Pseudoephedrine is a medication that works as a nasal decongestant. It helps to relieve the symptoms of respiratory allergies, sinusitis and the common cold. It is an over-the-counter drug, not a controlled substance. However, if diverted from its intended users, pseudoephedrine is also an ingredient used in the illicit manufacture of methamphetamine.
The Combat Methamphetamine Epidemic Act of 2005 is the most recent in a long line of federal legislation enacted to ensure patients with legitimate medical needs have access to the drug while attempting to combat illicit methamphetamine production. The CMEA imposes the following limitations on access to pseudoephedrine.
Identification and logging
Patients who wish to purchase pseudoephedrine must produce valid photo identification to the pharmacy personnel. The pharmacist or technician must verify the patient’s identity and then keep a record of the purchase, including the following data:
- The purchaser’s name and address
- The date and time of the transaction
- The name of the product
- The quantity sold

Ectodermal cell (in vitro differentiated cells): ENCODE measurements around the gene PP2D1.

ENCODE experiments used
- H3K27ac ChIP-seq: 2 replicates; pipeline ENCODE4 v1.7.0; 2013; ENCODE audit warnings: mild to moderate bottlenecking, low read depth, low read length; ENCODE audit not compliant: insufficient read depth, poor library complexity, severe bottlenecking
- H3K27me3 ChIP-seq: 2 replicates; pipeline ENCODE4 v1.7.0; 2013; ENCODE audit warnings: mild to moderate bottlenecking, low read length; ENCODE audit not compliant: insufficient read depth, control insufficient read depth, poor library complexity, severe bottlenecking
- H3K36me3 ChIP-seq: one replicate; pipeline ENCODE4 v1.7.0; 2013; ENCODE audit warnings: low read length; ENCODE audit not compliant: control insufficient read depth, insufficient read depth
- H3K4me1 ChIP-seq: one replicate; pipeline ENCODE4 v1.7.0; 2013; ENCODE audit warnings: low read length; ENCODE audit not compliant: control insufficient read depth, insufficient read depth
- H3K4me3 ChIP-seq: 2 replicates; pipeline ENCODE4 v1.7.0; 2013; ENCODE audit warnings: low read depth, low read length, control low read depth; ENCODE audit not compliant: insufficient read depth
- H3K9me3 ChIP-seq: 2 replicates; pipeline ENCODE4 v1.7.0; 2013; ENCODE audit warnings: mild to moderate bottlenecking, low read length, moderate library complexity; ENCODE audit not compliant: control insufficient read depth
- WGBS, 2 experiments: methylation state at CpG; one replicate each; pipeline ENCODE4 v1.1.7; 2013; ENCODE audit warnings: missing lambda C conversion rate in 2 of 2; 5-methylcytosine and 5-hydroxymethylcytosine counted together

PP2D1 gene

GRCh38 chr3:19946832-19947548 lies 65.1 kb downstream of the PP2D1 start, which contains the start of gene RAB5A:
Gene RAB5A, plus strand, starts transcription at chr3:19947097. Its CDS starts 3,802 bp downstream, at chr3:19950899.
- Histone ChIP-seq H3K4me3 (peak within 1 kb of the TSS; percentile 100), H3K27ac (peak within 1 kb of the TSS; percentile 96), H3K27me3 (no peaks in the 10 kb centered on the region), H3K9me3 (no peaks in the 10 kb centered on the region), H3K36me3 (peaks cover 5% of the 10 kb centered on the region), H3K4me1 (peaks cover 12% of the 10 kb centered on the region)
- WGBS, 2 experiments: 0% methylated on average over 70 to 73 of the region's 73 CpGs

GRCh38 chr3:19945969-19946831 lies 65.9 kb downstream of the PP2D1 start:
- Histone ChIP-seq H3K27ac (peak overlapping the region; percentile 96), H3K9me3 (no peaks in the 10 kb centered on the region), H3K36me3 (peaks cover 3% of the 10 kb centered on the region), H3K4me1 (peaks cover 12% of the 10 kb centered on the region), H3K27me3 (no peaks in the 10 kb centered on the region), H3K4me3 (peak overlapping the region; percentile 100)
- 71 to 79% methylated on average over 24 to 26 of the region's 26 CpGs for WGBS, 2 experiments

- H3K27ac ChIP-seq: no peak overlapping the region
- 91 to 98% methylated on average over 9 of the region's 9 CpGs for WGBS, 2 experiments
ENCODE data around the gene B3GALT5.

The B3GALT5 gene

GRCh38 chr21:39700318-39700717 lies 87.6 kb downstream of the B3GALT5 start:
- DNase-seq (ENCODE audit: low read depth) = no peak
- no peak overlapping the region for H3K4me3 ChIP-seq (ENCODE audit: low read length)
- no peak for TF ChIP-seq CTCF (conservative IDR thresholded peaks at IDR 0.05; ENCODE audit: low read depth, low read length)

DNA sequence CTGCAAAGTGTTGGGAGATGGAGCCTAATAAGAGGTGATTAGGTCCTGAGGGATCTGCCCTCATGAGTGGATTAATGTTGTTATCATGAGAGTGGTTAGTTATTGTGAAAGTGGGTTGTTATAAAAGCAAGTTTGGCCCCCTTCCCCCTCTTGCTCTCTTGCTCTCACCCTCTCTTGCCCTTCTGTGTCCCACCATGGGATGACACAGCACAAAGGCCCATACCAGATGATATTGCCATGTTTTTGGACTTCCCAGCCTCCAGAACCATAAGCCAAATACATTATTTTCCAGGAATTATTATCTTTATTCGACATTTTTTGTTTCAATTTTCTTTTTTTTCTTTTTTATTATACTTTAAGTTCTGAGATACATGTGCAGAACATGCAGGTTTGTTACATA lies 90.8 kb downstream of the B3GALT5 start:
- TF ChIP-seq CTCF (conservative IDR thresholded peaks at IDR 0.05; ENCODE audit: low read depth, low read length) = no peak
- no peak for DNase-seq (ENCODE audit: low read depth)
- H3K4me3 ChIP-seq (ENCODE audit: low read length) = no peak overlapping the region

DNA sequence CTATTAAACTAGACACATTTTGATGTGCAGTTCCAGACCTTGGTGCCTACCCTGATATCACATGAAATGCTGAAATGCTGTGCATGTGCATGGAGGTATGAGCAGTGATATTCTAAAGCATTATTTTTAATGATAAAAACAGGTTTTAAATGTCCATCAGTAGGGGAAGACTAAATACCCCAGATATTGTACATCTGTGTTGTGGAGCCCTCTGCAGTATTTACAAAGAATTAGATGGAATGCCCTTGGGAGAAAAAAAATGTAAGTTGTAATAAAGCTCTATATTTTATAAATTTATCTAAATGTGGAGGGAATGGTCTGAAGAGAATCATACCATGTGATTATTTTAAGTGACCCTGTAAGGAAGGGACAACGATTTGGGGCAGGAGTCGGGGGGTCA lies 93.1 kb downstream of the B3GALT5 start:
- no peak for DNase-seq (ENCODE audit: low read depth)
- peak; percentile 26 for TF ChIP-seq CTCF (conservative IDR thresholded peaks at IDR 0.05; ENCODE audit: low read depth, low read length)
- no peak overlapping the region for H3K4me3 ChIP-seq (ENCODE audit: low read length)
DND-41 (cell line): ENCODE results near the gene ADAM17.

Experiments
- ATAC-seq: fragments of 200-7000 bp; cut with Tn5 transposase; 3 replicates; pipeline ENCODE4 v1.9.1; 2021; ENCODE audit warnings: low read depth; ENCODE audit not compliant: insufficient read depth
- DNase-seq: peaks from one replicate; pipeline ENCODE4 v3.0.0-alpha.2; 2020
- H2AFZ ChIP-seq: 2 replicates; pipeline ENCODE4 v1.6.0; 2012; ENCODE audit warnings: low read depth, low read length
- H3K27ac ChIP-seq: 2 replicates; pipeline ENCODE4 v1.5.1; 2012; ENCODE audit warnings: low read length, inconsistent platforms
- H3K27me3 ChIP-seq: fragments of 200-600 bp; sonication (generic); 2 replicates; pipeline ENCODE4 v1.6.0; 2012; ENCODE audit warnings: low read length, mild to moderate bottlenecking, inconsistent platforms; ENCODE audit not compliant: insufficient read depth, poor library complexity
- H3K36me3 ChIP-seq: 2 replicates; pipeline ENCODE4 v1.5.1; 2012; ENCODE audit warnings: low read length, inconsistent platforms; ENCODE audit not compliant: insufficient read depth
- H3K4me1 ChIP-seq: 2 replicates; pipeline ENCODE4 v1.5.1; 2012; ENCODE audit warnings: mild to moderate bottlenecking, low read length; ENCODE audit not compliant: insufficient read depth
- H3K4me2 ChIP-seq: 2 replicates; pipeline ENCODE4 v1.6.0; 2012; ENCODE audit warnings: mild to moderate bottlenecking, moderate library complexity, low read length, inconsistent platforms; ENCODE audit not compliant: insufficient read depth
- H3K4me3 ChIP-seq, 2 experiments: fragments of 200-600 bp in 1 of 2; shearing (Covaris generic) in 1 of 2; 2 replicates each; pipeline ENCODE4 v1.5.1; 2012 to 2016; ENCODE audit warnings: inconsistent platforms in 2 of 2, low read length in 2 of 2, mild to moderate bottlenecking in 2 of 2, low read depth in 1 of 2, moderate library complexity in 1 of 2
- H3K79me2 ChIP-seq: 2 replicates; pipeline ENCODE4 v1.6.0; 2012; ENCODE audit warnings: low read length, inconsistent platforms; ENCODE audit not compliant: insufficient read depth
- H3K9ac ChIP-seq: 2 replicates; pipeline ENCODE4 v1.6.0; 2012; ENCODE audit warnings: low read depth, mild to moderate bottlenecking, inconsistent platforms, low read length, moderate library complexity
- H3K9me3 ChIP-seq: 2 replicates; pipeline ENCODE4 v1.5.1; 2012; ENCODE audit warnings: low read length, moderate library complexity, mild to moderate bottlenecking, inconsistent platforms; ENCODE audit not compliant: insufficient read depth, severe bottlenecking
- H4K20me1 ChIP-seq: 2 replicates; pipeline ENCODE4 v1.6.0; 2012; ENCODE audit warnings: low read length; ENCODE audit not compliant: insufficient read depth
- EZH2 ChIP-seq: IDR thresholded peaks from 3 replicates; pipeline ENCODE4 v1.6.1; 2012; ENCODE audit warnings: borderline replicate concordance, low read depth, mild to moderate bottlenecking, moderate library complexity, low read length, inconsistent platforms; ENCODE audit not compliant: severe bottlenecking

The purchaser must then sign the record.
While some states require a physical logbook using pen and paper, most allow pharmacies to log the information electronically. Logging pseudoephedrine purchases allows pharmacies to track sales of products containing pseudoephedrine. If necessary, law enforcement can gain access to this information during an investigation.
Though an over-the-counter product, medications containing pseudoephedrine cannot sit out on shelves in the main area of the store. They must remain behind the pharmacy counter or in a locked cabinet. Patients who want to purchase them must present to the counter and ask the pharmacist for the product.
There are limits on how much pseudoephedrine a patient can buy per day and within a single month. An individual may purchase no more than nine grams per 30-day period. The sales limit per day is 3.6 grams.
These are federal regulations that apply throughout the country. Individual states may impose their own limits on pseudoephedrine purchases.